Nearly One-Third Of Car Buyers Opting For 72-Month Loans

March 25, 2013

Rising auto prices may be a contributing reason why a record number of consumers are going into longer car loans.

According to market research by J. D. Power and Associates, nearly one-third (32 percent) of car buyers taking out loans this month opted for 72-month terms. This is up some 30 percent from the same period one year ago.

The typical car purchase for which a consumer takes out a loan is $28,504 so far this month, up 3 percent from March 2012.

As reported in the Los Angeles Times, John Humphrey, senior vice president of J. D. Power and Associates’ global automotive practice, said that consumers who may have been shut out of the market in recent years may find that a longer loan period makes buying a vehicle more affordable.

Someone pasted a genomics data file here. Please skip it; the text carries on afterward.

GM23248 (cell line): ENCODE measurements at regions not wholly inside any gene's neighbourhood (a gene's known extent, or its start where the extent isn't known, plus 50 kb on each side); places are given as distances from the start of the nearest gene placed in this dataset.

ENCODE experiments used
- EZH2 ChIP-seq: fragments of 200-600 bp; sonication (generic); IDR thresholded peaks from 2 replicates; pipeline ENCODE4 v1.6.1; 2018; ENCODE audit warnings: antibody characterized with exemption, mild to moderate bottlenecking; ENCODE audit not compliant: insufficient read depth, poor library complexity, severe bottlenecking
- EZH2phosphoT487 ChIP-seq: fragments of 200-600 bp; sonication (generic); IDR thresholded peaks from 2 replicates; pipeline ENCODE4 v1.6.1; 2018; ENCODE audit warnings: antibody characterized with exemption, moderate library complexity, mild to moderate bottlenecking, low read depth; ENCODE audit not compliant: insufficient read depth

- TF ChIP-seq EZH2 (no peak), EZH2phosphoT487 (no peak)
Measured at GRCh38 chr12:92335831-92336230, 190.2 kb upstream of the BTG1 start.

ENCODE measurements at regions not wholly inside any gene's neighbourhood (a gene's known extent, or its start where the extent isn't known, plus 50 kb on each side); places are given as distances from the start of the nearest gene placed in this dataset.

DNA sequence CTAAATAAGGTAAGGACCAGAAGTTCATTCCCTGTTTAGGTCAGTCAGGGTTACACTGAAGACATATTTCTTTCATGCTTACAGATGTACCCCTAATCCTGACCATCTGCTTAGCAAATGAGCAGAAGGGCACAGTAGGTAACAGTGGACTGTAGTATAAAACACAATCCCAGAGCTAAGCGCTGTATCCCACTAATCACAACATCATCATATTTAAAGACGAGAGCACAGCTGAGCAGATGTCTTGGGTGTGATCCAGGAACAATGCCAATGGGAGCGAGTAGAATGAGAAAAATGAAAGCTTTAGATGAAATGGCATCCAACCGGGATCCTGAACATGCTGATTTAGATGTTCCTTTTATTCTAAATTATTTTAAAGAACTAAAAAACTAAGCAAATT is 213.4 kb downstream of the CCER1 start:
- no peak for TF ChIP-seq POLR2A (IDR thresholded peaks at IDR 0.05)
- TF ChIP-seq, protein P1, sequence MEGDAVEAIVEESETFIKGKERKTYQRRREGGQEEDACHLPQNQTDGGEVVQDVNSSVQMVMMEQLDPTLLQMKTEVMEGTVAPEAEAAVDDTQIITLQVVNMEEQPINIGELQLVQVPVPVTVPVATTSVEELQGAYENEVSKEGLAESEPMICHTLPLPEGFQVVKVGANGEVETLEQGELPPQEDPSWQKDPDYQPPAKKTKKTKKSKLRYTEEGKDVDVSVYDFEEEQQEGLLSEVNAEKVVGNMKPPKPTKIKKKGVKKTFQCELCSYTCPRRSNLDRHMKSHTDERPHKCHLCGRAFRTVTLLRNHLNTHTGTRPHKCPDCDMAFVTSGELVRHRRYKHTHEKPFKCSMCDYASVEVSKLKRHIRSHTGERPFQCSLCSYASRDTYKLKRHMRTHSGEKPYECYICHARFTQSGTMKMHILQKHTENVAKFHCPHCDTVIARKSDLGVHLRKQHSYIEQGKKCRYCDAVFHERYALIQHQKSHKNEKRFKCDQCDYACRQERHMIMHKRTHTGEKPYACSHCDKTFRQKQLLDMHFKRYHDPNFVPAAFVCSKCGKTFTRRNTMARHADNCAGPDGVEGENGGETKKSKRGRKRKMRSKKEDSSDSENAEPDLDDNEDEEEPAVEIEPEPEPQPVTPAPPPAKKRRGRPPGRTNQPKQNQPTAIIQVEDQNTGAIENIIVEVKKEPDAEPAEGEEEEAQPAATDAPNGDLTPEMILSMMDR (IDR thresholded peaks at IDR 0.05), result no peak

As previously reported here, other reasons why consumers may be more willing to sign on the dotted line for a new car purchase include the average age of vehicles hovering around 11 years, which may signal pent-up demand, along with better credit availability, a number of new vehicles being introduced, improving employment numbers and an improvement in home values.

The J.D. Power research also pointed out another trend, that of shorter-term transactions. The typical 36-month lease contract, according to J.D. Power data, will account for 23 percent of auto sales this month, up 3 percent from 20 percent in March 2012.

(c) 2013, High Gear Media.

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